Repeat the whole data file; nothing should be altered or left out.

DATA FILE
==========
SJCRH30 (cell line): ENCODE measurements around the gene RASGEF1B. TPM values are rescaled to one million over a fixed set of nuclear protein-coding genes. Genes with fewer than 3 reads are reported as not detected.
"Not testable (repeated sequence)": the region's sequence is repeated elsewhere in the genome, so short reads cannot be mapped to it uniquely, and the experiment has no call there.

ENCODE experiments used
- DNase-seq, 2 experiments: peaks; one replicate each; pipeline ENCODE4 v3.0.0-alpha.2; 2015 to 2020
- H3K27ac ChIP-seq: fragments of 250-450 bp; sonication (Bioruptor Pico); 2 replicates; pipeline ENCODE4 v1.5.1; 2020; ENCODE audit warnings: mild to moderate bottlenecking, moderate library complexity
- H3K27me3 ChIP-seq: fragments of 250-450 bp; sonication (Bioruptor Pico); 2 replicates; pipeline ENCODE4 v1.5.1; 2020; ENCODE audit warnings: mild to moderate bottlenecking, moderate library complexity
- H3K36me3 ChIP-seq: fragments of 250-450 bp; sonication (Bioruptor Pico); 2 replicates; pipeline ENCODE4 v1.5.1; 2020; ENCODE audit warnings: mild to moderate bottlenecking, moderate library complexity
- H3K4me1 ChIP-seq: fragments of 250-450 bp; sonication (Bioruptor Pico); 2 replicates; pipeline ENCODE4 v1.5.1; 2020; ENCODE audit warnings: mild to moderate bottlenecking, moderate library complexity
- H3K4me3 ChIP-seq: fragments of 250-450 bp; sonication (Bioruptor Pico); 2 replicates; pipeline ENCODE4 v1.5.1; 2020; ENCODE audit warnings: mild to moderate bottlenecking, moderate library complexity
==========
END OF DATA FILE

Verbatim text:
SJCRH30 (cell line): ENCODE measurements around the gene RASGEF1B. TPM values are rescaled to one million over a fixed set of nuclear protein-coding genes. Genes with fewer than 3 reads are reported as not detected.
"Not testable (repeated sequence)": the region's sequence is repeated elsewhere in the genome, so short reads cannot be mapped to it uniquely, and the experiment has no call there.

ENCODE experiments used
- DNase-seq, 2 experiments: peaks; one replicate each; pipeline ENCODE4 v3.0.0-alpha.2; 2015 to 2020
- H3K27ac ChIP-seq: fragments of 250-450 bp; sonication (Bioruptor Pico); 2 replicates; pipeline ENCODE4 v1.5.1; 2020; ENCODE audit warnings: mild to moderate bottlenecking, moderate library complexity
- H3K27me3 ChIP-seq: fragments of 250-450 bp; sonication (Bioruptor Pico); 2 replicates; pipeline ENCODE4 v1.5.1; 2020; ENCODE audit warnings: mild to moderate bottlenecking, moderate library complexity
- H3K36me3 ChIP-seq: fragments of 250-450 bp; sonication (Bioruptor Pico); 2 replicates; pipeline ENCODE4 v1.5.1; 2020; ENCODE audit warnings: mild to moderate bottlenecking, moderate library complexity
- H3K4me1 ChIP-seq: fragments of 250-450 bp; sonication (Bioruptor Pico); 2 replicates; pipeline ENCODE4 v1.5.1; 2020; ENCODE audit warnings: mild to moderate bottlenecking, moderate library complexity
- H3K4me3 ChIP-seq: fragments of 250-450 bp; sonication (Bioruptor Pico); 2 replicates; pipeline ENCODE4 v1.5.1; 2020; ENCODE audit warnings: mild to moderate bottlenecking, moderate library complexity